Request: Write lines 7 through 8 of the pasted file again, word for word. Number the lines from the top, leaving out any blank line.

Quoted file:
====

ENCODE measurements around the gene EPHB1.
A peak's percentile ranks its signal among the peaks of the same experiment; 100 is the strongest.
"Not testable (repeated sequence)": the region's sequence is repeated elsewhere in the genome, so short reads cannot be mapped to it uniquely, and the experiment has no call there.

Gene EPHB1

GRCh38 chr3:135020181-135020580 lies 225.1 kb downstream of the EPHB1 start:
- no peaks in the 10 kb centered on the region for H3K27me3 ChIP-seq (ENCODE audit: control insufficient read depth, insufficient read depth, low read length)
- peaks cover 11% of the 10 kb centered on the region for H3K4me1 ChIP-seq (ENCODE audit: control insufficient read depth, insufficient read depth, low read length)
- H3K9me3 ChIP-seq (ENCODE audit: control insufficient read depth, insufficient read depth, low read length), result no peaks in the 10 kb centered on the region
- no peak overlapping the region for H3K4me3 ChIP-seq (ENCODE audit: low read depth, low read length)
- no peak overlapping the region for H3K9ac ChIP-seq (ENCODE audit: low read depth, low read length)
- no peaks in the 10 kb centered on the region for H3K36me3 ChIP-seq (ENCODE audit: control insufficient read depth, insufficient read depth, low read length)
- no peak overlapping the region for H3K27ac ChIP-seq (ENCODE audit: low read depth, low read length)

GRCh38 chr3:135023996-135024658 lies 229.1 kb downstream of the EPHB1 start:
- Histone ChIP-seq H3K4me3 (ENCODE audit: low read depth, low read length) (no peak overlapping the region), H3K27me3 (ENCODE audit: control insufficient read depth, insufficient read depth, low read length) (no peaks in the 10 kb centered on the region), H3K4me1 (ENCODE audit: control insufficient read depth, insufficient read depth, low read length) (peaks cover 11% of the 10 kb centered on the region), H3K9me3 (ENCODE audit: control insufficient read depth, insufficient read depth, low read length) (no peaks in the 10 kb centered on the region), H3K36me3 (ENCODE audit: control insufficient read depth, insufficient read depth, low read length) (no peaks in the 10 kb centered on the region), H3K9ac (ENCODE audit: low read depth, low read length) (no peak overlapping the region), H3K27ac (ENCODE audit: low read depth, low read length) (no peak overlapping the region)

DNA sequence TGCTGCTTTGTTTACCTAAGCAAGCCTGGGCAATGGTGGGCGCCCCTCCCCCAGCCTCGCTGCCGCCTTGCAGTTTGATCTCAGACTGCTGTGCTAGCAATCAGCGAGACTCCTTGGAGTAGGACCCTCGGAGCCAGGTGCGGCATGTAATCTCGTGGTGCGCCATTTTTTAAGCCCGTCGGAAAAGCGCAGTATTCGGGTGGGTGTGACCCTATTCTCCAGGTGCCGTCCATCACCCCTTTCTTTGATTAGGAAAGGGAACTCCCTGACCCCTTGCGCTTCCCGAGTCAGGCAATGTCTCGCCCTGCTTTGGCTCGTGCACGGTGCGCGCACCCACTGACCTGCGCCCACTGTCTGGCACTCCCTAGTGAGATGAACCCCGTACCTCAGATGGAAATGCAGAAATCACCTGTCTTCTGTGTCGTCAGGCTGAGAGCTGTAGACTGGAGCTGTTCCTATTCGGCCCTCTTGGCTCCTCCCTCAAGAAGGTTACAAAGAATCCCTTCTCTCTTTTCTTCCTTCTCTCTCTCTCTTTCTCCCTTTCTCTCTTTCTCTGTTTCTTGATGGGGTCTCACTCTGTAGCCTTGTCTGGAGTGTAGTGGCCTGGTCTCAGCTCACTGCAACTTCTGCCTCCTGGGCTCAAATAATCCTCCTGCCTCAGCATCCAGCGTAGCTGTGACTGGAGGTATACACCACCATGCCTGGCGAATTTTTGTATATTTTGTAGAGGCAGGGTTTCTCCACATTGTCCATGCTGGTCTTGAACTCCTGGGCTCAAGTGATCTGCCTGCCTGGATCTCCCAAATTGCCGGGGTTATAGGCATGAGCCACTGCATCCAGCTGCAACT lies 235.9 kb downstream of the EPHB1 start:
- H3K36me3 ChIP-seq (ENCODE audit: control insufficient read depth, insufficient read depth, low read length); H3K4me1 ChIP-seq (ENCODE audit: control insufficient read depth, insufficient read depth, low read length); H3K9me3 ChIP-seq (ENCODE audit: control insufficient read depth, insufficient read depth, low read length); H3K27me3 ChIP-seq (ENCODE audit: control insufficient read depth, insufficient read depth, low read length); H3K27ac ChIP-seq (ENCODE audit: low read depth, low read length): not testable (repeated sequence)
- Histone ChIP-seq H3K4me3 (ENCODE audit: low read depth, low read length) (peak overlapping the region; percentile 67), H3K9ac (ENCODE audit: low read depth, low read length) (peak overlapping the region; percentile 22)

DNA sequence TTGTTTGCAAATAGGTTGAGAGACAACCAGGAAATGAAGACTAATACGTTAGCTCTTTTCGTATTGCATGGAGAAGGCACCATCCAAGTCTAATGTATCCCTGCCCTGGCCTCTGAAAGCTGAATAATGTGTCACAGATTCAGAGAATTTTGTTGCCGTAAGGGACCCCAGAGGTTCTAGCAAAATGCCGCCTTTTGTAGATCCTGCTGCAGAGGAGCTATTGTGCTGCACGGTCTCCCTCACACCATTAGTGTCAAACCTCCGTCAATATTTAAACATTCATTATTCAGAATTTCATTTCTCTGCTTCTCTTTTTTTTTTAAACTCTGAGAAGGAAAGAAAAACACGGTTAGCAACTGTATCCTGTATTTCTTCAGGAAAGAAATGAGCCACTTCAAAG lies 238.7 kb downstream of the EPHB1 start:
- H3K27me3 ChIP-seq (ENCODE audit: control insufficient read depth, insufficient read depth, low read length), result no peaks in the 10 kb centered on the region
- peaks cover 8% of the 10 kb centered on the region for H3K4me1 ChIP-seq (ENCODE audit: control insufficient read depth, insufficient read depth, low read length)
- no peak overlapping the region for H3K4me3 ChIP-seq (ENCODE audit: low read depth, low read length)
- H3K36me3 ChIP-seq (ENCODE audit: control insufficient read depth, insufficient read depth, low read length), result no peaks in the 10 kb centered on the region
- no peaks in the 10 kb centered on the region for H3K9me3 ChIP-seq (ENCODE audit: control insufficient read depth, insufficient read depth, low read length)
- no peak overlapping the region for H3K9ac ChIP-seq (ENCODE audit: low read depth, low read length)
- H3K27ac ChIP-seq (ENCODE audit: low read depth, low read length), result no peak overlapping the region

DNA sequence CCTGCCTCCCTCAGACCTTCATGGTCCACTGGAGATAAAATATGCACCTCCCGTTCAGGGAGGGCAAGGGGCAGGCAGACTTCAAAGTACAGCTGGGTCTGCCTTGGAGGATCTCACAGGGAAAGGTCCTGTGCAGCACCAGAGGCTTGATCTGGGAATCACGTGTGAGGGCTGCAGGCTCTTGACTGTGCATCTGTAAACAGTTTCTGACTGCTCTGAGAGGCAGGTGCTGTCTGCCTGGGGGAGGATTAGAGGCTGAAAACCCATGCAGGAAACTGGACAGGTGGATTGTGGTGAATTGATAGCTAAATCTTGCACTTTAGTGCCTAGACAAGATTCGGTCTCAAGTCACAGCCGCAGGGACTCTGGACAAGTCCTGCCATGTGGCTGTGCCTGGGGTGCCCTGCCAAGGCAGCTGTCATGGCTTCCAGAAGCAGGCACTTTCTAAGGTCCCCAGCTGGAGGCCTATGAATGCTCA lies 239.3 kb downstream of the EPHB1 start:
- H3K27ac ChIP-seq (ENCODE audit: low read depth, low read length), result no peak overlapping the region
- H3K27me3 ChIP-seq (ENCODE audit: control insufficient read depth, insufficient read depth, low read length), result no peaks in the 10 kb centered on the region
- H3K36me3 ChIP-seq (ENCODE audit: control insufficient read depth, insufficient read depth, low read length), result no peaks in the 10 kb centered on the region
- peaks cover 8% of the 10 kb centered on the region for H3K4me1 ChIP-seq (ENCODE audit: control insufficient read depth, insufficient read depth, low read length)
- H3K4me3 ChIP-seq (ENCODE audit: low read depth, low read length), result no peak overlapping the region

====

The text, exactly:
- peaks cover 11% of the 10 kb centered on the region for H3K4me1 ChIP-seq (ENCODE audit: control insufficient read depth, insufficient read depth, low read length)
- H3K9me3 ChIP-seq (ENCODE audit: control insufficient read depth, insufficient read depth, low read length), result no peaks in the 10 kb centered on the region